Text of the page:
By Hannah Leone
What started in 2006 as two University of Washington students casually collaborating has grown to a six-man, eight-or-so-instrument indie ensemble with just shy of 15,000 likes on Facebook. One thing that hasn’t changed? They’re still struggling to pay the rent. Hey Marseilles frontman Matt Bishop, who went to his first Block Party ten years ago, talked to us about the Seattle band’s orchestral sound and inspirations.
Hey Marseilles plays the Capitol Hill Block Party main stage Sunday at 3:45 p.m.
Q: Ten years ago, did you ever imagine you would be one of the main-stage bands playing the block party?
A: Um, no. So it’s gone pretty well. Back then it was just literally like a small little block party and it didn’t have the size or the popularity that it does now, so it means that much more. We played the block party once before, three or four years ago, and we are really excited to be a part of it again.
Q: How do you think your sound is best described?
A: I like to say it is just orchestral folk-pop, but I don’t really know what that means necessarily.
Q: How did you guys arrive at that sound?
A: We tried to create a genre of music that sounded compelling, when really all it was in a lot of ways was things that have been done so many times before. But I think we just use that terminology because the thing that is cool about our songs is they are really straightforward pop tunes but we have some unique talents with cello and viola and trumpet and clarinet and instrumental arrangements that we use to stand apart from the crowd.
Q: Did you seek out all of those different instruments, or did you all just happen to come together?
A: We kind of just happened to come together. It was a pretty accidental in a lot of ways. We were just having a good time in college and writing songs together in the basement of the house we lived in, and we became friends with some string players and added them to the lineup. And we just kept adding instruments until we couldn’t fit anybody else on stage.
Q: What are some of your influences?
A: We are all pretty involved in the songwriting process and we all come from very different places musically, so Sam and Jacob and Phillip are more classically trained, and I really enjoy singer-songwriters like Nelly Furtado. I think we all appreciate bands that kind of blend those elements, like The National and Andrew Bird. I think what makes us is just being able to bring all those different inspirations and create something different in and of itself.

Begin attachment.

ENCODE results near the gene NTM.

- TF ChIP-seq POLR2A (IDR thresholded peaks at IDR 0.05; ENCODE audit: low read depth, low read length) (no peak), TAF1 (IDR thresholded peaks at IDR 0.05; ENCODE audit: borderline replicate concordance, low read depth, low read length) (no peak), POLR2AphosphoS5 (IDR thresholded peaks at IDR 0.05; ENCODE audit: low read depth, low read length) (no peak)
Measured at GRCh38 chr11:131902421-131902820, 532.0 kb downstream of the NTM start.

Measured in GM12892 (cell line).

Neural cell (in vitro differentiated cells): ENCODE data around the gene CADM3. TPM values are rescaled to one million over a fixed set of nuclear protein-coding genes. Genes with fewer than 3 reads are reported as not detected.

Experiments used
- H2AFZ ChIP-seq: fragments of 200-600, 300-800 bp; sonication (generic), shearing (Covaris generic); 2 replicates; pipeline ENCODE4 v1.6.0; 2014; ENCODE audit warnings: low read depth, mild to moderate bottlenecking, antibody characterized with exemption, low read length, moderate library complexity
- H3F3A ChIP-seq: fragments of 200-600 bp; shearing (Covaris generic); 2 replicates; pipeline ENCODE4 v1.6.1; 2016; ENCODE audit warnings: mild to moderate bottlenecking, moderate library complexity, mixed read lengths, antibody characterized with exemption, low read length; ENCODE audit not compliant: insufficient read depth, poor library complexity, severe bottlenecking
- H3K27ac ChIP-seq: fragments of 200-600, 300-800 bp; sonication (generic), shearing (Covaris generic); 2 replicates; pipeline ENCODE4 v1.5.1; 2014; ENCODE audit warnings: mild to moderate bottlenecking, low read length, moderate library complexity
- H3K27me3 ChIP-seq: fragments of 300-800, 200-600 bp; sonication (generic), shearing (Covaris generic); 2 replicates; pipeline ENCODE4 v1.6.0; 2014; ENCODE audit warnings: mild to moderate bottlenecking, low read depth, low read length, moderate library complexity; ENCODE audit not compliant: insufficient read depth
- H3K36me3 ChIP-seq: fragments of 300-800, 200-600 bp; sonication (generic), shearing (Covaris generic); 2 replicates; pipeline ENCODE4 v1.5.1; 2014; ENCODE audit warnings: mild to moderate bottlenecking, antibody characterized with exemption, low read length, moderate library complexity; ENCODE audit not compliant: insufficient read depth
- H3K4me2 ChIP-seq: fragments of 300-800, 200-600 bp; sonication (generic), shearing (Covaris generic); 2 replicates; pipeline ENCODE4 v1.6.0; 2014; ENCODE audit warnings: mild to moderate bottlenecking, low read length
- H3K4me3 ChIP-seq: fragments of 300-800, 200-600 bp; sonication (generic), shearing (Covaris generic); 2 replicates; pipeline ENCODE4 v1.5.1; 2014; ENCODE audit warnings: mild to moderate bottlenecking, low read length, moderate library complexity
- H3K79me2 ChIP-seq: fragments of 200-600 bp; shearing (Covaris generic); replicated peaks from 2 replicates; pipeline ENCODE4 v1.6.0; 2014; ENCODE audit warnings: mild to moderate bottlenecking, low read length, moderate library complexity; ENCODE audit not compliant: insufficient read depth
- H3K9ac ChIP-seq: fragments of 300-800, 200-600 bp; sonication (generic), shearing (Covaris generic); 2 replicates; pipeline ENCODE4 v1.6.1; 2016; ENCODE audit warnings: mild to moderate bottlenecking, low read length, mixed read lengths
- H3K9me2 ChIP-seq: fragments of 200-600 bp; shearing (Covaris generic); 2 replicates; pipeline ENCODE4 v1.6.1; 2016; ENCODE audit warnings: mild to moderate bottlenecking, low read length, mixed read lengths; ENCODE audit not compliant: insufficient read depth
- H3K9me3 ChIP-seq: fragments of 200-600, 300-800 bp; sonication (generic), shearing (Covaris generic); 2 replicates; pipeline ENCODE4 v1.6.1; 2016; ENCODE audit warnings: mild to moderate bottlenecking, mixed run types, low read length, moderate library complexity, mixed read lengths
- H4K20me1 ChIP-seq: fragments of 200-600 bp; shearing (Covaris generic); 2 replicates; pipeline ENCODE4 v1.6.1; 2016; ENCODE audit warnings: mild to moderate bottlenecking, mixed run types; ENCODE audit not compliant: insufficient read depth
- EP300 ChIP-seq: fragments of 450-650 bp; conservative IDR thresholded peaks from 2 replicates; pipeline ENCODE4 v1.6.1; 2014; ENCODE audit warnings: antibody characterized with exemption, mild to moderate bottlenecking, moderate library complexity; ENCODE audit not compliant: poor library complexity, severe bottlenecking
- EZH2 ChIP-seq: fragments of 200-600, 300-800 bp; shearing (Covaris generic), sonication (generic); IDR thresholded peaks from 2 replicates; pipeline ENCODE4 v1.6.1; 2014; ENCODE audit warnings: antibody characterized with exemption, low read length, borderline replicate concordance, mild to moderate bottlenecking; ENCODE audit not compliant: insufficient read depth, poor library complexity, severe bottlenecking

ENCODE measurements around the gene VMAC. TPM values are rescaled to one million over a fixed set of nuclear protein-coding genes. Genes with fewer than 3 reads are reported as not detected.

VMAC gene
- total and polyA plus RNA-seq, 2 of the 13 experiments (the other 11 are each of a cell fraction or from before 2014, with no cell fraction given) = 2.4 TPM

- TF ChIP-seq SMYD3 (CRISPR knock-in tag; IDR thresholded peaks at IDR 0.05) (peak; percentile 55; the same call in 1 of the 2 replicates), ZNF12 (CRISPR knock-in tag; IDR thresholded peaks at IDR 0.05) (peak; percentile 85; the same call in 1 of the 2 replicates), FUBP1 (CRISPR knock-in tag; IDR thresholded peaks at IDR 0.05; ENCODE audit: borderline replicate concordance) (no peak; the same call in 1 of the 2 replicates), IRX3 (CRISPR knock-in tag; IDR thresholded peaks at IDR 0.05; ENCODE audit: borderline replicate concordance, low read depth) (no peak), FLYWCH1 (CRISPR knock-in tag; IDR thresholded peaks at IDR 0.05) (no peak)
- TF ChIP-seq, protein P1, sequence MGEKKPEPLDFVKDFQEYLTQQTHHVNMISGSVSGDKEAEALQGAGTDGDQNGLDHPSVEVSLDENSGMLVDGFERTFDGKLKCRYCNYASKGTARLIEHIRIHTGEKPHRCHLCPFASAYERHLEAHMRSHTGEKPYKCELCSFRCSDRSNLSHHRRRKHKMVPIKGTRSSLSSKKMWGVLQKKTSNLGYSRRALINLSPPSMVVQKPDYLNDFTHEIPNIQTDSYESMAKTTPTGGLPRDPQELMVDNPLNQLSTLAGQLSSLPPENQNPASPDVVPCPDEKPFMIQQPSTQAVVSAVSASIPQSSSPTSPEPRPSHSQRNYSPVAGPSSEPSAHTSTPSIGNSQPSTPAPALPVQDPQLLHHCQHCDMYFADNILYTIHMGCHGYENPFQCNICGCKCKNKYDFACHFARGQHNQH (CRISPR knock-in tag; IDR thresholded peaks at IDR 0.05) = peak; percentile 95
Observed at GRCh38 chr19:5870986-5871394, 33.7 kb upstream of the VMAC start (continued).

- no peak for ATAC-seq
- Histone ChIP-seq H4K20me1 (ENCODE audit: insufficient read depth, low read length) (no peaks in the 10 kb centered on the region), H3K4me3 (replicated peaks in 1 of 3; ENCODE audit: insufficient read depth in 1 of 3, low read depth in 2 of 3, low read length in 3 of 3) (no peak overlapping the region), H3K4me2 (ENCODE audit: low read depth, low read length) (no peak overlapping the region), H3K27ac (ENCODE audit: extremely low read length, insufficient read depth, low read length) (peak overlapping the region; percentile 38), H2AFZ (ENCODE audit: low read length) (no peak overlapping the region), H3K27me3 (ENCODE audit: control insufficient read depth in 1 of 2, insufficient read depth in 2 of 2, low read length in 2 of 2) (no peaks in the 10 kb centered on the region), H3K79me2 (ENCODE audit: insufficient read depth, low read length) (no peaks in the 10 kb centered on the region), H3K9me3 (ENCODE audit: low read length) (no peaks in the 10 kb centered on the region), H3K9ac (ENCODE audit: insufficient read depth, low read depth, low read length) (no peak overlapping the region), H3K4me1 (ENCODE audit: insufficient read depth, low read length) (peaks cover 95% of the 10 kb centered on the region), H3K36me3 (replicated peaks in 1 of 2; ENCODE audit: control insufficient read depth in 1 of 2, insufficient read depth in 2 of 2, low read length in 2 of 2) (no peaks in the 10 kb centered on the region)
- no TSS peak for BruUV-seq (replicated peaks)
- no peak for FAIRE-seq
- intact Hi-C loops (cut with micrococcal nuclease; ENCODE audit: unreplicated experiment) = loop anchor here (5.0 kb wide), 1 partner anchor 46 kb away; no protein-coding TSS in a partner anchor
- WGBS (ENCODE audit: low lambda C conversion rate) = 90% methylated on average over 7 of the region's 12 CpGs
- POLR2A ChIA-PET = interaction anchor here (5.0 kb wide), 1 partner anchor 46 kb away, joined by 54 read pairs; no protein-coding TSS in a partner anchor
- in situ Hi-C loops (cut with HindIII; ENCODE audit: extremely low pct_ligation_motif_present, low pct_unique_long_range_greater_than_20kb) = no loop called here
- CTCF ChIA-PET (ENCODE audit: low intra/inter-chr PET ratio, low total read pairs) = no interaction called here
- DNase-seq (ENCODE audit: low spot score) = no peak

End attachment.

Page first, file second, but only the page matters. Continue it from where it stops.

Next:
Q: Has that been a challenge at all, having members with such a variety of backgrounds?
A: Yeah, for sure. I mean the challenge is also a bit of a strength – the challenge is that we are not always on the same page, but if we were always on the same page, we would probably be making pretty boring music. So there definitely is a bit of tension there, but I think ultimately it benefits our music.
Q: What’s the story behind your band name?
A: You know, there really isn’t. Nick’s mom speaks French and we kind of wanted something that sounded mysterious and we like rhymes and so we thought, hey, that works. And ultimately we decided that actually kind of confuses things because people have a difficult time saying it and/or spelling it. But we are kind of stuck with it now.
Q: Have any of you actually been to Marseilles?
A: Nick has been there, but none of the rest of us have even been to France. So the name perhaps isn’t genuine, but all the more mysterious I guess!
Q: Do you plan to ever go there?
A: Yeah, for sure. We just started thinking about options for touring in Europe, potentially maybe next year, and we would love to stop there.
Q: Is there a story behind “Lines We Trace,” a theme or a goal you had in mind?
A: Not so explicitly necessarily, but I think relative to the first record. The first record was really thematically about going out and being somewhere else, and I think “Lines We Trace” is about dealing with life where you’re at, finding satisfaction and purpose in the circumstances you are in. So I think it in that way kind of respects imagination.
Q: What is your favorite song from “Lines We Trace?”
A: Oh, man, that’s like being asked to pick your favorite child…uhhh.
Q: You can have a few favorite children.
A: (Laughs) OK. OK then, Heartbeats is one I feel I spent a lot of time on and in different ways it is kind of personal, and it has a really cool video our friend made, so that’s probably the one I’d go for.
Q: Do you see the theme of your music changing even more?
A: Yeah. You know what I’d really like to do for the next record, which we are starting to write, is evolve our image and just the nature of our music. I was thinking songs that are targeted at a broader kind of musical audience, as well as some that maybe aren’t all about relationships ending.
Q: What are some of your other goals as a band?
A: I think the primary goal is really to be able to play music, and what that means is be able to support that lifestyle, which hasn’t been super lucrative but it is a lot of fun. For all of the members in our band it’s been just being able to pay the rent which is a huge goal that we haven’t quite been able to meet but hopefully we’ll get there sometime soon.
Q: How many of you live together?
A: About half of us live in a house in Columbia City, where we do practices and record a lot of music, but the other half are scattered around town.
Q: What is your favorite Seattle venue to play at?
A: We played Benaroya Hall with the Seattle Symphony and that was probably the most enjoyable time we have had at a venue. And that’s not really fair to every other venue, because Benaroya Hall is made for acoustic instruments and we are a band that has plenty of those, so it is just kind of natural . It was really exciting for us to be a part of.
Hannah Leone: 206-464-2299 or firstname.lastname@example.org.